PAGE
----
When asked why he took Zendesk public this week, CEO Mikkel Svane replied, “At some point you have to move out of your parent’s basement.” It’s a witty quip with some truth to it. Evolving into a public company is a step for about 25-30 venture backed IT companies per year, and it can be a worthwhile, if strenuous, journey. Zendesk went public in the midst of a 30% reduction in SaaS multiples in the public markets, and the company has continued to perform well.
Because of the demands of public market investors, publicly traded companies must operate with greater discipline than most private companies. I don’t mean to imply that there aren’t terrifically well run private companies. Bloomberg, provider of the eponymous financial information terminals, generates roughly $10B annually in subscription revenues, and is wildly profitable.
But the demands of being a public company are stringent. Startups on the path to IPO must prepare for a year or more, learning new disciplines in finance, corporate communications and operations. In finance, the company must develop an ability to forecast and achieve quarterly financial targets. The business must perform a thorough audit for several years in the past, and implement financial controls on spending. And many of the business' key metrics are exposed for the first time. Corporate communications must be organized and efforts coordinated to ensure statements don’t violate SEC disclosure rules, for example.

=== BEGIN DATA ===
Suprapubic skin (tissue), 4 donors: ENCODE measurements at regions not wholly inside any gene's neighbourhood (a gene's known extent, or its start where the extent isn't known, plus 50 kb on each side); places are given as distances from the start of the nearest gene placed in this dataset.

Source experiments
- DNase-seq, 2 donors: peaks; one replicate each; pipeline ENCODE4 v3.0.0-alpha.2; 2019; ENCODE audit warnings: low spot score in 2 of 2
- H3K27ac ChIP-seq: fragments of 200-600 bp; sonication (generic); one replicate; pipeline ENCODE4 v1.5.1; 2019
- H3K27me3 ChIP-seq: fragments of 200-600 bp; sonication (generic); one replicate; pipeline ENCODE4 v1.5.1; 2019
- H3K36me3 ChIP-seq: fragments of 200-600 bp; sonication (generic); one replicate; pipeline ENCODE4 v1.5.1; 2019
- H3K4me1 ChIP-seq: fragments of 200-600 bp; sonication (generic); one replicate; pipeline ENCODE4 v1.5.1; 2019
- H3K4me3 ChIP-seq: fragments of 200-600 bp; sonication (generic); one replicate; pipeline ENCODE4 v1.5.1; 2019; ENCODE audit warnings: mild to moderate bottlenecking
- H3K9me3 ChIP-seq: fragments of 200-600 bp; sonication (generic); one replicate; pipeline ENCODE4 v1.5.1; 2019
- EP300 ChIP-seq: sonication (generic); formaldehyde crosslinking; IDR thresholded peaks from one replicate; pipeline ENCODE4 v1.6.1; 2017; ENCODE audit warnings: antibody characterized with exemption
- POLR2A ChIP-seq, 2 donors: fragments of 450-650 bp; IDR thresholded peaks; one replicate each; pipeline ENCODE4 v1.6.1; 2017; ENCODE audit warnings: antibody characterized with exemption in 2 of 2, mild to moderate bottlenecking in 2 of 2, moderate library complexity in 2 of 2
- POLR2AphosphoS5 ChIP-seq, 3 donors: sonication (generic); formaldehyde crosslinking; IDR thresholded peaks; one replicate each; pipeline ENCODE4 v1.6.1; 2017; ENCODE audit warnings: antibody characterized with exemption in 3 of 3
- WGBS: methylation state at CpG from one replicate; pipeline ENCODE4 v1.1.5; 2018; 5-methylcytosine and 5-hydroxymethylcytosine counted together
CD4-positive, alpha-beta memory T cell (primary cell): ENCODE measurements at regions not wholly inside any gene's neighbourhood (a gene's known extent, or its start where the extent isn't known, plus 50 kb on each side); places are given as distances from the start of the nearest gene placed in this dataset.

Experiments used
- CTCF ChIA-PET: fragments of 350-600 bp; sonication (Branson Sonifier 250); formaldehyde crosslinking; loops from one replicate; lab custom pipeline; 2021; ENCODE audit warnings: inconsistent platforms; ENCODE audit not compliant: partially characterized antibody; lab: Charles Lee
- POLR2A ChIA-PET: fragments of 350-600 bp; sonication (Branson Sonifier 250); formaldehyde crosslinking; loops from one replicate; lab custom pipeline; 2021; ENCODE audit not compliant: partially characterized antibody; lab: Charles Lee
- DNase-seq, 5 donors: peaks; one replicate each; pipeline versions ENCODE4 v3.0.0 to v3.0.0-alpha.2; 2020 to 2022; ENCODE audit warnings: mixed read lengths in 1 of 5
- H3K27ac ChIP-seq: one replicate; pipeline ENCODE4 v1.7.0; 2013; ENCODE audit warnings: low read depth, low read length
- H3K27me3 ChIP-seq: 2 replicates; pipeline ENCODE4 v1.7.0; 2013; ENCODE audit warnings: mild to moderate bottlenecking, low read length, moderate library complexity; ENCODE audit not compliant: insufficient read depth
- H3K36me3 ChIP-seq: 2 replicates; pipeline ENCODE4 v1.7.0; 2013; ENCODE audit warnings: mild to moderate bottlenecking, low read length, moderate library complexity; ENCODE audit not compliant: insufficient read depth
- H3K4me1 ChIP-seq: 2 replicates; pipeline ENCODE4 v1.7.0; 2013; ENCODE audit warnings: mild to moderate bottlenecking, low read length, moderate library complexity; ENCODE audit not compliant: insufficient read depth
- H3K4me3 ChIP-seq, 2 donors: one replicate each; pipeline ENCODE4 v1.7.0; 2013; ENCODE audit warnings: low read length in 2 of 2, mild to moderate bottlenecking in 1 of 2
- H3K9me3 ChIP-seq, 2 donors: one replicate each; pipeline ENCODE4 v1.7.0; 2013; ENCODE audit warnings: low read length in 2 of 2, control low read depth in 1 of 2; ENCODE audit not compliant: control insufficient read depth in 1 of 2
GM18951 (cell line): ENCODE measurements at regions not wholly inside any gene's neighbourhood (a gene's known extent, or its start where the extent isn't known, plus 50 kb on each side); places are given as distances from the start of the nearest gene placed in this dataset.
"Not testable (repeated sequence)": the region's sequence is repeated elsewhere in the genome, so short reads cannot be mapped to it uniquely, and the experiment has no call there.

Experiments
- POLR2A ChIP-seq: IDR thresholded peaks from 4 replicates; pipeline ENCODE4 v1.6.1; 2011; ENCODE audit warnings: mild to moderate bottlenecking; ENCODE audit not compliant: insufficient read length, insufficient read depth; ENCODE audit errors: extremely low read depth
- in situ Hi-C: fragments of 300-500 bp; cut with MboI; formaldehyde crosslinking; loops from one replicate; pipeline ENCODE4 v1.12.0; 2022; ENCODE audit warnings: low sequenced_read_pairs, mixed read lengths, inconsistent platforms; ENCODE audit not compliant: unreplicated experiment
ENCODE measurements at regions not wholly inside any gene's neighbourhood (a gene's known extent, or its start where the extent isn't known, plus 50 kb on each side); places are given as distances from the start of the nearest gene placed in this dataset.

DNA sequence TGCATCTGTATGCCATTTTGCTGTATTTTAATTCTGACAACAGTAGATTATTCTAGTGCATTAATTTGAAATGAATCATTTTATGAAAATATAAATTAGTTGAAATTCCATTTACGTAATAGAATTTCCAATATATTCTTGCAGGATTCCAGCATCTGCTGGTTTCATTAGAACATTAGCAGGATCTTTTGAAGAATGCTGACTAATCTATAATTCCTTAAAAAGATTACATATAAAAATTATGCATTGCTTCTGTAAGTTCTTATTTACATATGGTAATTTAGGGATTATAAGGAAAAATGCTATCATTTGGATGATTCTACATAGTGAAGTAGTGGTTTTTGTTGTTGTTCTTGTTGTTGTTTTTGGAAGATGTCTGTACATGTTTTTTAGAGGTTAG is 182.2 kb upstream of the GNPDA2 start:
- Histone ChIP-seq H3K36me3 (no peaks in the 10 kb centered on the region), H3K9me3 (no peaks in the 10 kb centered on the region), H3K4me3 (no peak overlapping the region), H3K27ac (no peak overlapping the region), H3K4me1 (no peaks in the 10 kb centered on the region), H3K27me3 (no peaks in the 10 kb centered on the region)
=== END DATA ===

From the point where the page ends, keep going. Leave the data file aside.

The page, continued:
There also can be an emotional component to going public for a company. Unlike private companies who may perform a 409a valuation on the business every 6-12 months, shares of publicly traded companies are marked to market every day. Sometimes, companies bear large swings in share prices in short periods of time, that increase and decrease the market cap of the business, even though the core business hasn’t changed.
And increasingly, some public companies must wrestle with activist shareholders who according to a recent study increase a company’s focus on short term performance, which can be a challenge when looking to manage a business with a long term time horizon. Incidentally, this is the reason Google created a new type of share called Class C in 2014 that lacks voting rights, so activists couldn’t influence the company.
There can be substantial benefits to going public. The new disciplines learned can lead to a better run organization. Employee option/share liquidity rewards early employees and provides a new and enticing compensation tool for recruitment. But, like moving out of the basement, there are some new things to learn and some growing pains, too.